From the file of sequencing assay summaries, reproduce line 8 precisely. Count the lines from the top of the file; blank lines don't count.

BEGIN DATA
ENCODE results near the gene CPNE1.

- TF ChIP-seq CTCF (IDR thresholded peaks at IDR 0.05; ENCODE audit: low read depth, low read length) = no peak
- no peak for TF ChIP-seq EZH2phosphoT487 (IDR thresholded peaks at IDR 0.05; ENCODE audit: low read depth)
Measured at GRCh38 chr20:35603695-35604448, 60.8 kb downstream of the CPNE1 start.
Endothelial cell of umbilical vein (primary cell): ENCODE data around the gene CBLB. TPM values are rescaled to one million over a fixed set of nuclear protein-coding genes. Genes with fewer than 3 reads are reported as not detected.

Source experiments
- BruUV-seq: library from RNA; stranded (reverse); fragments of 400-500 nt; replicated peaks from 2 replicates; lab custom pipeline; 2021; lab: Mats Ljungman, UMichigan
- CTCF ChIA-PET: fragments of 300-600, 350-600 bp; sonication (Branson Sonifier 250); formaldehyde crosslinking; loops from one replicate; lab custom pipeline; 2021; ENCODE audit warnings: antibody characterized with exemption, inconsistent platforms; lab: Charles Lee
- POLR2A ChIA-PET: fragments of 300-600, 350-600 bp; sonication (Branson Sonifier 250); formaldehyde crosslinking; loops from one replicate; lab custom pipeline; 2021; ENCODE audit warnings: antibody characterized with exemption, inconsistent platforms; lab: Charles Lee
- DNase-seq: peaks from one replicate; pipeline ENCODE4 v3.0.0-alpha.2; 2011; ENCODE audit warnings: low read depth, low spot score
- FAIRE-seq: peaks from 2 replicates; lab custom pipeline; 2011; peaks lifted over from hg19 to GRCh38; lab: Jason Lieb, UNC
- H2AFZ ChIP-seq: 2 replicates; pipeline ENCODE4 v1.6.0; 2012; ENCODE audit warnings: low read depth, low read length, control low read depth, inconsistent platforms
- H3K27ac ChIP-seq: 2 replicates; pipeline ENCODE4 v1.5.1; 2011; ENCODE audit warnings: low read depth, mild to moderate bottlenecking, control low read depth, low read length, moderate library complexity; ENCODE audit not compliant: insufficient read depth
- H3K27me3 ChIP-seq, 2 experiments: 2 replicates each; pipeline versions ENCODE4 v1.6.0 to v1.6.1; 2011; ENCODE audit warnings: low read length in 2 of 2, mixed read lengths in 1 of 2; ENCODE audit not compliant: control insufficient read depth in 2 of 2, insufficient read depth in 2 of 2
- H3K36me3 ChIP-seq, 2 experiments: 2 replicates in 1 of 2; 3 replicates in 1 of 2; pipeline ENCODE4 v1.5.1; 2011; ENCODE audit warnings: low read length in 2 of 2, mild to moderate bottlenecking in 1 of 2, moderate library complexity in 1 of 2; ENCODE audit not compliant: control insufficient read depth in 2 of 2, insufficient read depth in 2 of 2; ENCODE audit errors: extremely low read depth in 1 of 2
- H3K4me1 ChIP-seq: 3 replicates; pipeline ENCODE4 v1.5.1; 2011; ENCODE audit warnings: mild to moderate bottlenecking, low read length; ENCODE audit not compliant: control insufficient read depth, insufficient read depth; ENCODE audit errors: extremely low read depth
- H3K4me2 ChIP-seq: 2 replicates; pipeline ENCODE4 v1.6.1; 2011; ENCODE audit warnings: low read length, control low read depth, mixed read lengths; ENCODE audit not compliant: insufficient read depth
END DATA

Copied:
- CTCF ChIA-PET: fragments of 300-600, 350-600 bp; sonication (Branson Sonifier 250); formaldehyde crosslinking; loops from one replicate; lab custom pipeline; 2021; ENCODE audit warnings: antibody characterized with exemption, inconsistent platforms; lab: Charles Lee